You may go anywhere you wish in the castle, except where the doors are locked, where of course you will not wish to go.

I’ve never been a fan of the whole “date night” concept (Or phrase. Sounds so icky.). But if we were to have a date night, last night would have been pretty much the perfect one. We started with dinner in Tayyabs – if you live in London and you haven’t yet had the lamb chops from Tayyabs, then shame on you. What have you been doing with your life? Once we’d eaten so much we couldn’t move, we rolled ourselves and our curry-stained fingers over to Wilton’s Music Hall to watch the performance of Mark Bruce’s Dracula.

I’m quite obsessed with learning about the rich history of East London, and Wilton’s Music Hall is one of the gems of the area. It originally opened in the 18th Century as an alehouse, becoming known as “The Mahogany Bar” from around 1826 – apparently because the landlord was the first to install a mahogany bar and fittings in his pub. From around 1850, when it was bought by John Wilton, The Mahogany Bar became a Music Hall – with a large concert room in the back, entertaining punters with stars such as George Ware, and Champagne Charlie – and even, according to some sources, was the location of the first performance of the Can-Can in London (after which it was promptly banned).

Following its incarnation as a music hall, it then passed into the hands of the East London Methodist Mission in 1888, and it remained as a mission hall for the next 70 years. After another reincarnation as a rag sorting depot – and surviving war, fire and floods – the building is now seeing a new life as a performance and arts venue – you may have seen its recent appearance starring alongside Robert Downey Junior in Sherlock Holmes 2 –  and you can even get married here!

This visit was the first time I had seen a performance at Wilton’s – although I have previously joined one of their fantastic and informative free tours – and the show I was seeing fitted in perfectly with the general atmosphere of stylish Victorian era dereliction (unfortunately I don’t have any photos of the hall due to my phone battery giving up at the first sign of actual use, but there are plenty on the website here)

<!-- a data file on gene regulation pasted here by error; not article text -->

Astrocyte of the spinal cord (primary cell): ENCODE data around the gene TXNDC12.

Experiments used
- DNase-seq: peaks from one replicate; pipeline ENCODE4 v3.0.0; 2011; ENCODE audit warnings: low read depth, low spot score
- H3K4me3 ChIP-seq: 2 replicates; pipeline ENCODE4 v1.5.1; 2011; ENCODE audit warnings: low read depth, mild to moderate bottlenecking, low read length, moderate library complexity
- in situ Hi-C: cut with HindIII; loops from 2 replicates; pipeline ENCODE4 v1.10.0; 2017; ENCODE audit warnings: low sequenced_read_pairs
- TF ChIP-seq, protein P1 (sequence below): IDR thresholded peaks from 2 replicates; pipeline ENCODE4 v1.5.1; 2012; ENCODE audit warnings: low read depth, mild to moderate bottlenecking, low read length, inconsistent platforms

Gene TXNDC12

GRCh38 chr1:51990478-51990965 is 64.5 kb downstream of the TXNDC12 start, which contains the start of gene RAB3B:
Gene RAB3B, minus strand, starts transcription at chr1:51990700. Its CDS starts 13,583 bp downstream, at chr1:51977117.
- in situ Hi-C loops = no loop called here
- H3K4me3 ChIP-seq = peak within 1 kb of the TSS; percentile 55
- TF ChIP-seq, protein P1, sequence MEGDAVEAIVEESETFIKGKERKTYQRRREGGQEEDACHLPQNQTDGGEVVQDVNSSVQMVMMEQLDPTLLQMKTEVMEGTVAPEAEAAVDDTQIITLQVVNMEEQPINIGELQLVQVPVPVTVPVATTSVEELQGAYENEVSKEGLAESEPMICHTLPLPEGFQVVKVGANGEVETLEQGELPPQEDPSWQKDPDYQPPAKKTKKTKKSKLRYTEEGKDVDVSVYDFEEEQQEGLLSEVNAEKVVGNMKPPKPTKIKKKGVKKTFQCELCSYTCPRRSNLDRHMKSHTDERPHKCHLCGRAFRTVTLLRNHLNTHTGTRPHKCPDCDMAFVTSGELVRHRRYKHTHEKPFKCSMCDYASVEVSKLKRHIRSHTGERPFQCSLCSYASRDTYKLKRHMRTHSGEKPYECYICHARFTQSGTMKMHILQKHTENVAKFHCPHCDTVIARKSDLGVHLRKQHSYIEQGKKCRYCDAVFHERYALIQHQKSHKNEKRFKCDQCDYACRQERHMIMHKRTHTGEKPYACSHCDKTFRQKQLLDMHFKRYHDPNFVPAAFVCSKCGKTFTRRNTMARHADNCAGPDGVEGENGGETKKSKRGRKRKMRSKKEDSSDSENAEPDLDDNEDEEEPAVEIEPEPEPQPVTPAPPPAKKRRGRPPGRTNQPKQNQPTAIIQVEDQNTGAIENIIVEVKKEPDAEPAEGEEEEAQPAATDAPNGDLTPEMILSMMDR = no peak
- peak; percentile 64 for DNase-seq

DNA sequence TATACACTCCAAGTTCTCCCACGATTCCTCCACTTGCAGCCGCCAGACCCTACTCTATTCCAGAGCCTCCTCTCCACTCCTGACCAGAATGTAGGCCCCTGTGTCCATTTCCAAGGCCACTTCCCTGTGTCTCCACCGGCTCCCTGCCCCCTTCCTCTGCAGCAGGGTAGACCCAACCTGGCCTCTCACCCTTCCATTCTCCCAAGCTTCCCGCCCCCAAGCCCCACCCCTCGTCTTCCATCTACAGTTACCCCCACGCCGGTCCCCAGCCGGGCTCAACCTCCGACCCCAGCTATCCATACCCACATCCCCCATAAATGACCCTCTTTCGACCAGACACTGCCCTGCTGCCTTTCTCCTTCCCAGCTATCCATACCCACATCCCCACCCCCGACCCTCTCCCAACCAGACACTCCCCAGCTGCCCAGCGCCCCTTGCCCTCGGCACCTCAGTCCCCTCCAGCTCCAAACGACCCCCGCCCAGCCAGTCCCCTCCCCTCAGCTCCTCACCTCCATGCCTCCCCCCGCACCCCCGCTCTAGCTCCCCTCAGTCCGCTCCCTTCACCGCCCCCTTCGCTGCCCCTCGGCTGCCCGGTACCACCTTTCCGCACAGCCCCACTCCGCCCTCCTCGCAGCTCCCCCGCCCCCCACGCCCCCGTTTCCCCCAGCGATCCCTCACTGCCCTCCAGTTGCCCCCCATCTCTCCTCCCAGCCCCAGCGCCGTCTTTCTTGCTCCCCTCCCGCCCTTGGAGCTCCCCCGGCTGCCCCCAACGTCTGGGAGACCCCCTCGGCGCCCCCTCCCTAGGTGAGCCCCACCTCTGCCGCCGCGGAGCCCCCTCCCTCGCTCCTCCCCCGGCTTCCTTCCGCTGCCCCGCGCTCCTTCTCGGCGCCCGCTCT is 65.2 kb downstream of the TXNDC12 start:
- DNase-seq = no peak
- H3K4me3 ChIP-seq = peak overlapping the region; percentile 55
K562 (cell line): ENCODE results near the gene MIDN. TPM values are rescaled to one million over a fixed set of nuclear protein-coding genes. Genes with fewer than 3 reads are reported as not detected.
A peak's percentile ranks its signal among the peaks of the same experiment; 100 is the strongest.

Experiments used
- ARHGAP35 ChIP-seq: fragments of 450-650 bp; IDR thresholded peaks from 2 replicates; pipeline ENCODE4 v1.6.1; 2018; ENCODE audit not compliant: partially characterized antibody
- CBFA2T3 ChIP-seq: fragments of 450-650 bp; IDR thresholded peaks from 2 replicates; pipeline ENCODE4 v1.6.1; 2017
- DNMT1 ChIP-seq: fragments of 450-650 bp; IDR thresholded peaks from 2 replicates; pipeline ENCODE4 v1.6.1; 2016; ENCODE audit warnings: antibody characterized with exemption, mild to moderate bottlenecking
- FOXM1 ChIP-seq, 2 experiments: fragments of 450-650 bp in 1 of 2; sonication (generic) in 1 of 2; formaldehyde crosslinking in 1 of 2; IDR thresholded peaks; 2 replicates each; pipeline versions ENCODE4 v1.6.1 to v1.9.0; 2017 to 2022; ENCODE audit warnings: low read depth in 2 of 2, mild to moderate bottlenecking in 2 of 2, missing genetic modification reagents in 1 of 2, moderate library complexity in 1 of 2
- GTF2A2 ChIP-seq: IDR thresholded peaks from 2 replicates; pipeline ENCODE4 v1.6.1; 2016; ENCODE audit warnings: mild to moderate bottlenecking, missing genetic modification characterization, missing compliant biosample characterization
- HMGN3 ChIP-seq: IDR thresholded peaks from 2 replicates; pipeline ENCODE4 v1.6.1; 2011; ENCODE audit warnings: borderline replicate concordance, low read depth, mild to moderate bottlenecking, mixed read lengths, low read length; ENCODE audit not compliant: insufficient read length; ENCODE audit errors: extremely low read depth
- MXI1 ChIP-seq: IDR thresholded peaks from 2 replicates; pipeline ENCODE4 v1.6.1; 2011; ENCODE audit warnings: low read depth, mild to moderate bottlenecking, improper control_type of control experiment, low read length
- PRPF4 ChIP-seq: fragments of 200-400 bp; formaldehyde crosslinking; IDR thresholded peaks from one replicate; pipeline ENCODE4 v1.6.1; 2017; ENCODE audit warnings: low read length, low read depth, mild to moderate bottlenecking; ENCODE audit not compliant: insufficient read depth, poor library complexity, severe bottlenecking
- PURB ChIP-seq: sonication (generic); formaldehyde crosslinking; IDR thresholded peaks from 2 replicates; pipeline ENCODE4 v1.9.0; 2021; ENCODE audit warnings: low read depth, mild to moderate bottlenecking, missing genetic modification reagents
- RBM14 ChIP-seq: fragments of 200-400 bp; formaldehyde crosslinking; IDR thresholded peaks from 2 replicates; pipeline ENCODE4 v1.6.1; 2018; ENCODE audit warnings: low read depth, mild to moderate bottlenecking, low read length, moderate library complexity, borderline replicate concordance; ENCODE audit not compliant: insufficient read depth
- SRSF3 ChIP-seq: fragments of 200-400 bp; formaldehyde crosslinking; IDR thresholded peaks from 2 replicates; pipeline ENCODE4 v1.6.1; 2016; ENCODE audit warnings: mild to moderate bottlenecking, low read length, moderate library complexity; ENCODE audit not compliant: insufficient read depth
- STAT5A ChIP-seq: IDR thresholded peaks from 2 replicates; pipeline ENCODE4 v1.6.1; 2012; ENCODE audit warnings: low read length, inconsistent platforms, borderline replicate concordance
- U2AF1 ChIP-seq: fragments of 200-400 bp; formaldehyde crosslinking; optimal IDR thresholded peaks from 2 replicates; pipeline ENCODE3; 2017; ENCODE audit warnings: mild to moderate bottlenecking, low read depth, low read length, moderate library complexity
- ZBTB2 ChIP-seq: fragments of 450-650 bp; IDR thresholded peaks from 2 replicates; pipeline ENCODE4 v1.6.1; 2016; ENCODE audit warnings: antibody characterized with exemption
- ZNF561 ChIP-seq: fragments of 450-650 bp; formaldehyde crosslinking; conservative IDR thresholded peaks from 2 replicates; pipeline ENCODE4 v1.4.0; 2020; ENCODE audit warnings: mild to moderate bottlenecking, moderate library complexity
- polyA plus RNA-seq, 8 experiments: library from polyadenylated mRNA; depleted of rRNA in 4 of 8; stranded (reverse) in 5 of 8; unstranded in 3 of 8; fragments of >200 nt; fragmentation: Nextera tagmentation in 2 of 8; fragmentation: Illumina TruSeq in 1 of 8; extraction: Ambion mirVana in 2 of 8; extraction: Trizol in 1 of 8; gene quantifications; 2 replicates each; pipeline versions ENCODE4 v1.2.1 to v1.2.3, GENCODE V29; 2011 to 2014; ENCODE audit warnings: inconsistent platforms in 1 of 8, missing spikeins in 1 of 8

The show we saw was Mark Bruce’s modern dance retelling of Bram Stoker’s Dracula. Which is probably the only modern dance performance I can realistically get my boyfriend to come along to, seeing as it’s got Vampires in it. It was an absolutely stunning show – really atmospheric, with smoke, candlelight, and shadowy figures appearing suddenly out of the dimly lit corners of the room. Bruce Goddard – who played Dracula himself – completely blew me away with his performance, completely inhabiting the character, and even eliciting some laughs, and a little sympathy by the end. And I’ll never forget his eyes.

I also thought Kristin McGuire, who played Lucy Westenra, was excellent – particularly in the second half as she portrayed Lucy’s (SPOILER ALERT) change, following her visits from Dracula. To accompany the dancing, the music was pleasingly eclectic, with some proper old school music hall classics, and a soft-shoe shuffle to boot.

I couldn’t fault this show at all – even as someone who doesn’t know much about modern dance, I could completely follow the story (although admittedly, I am familiar with it), and the emotions portrayed were very real and the atmosphere was utterly thrilling – at several points during the show I felt something move across my neck – it was literally the hairs on the back of my neck standing up, as the creepy ambience took hold of me. I’d recommend it to everyone – although I think it’s completely sold out at Wilton’s, unfortunately, it is going to Oxford and Frome following its stint in London. See here for more details.

And if you can’t get to see Dracula, then do pay a visit to Wilton’s if you can, and have a drink in The Mahogany Bar – it’s a fantastic venue, and there’s nowhere quite like it.

Today’s quote is from Dracula, by Bram Stoker 

 

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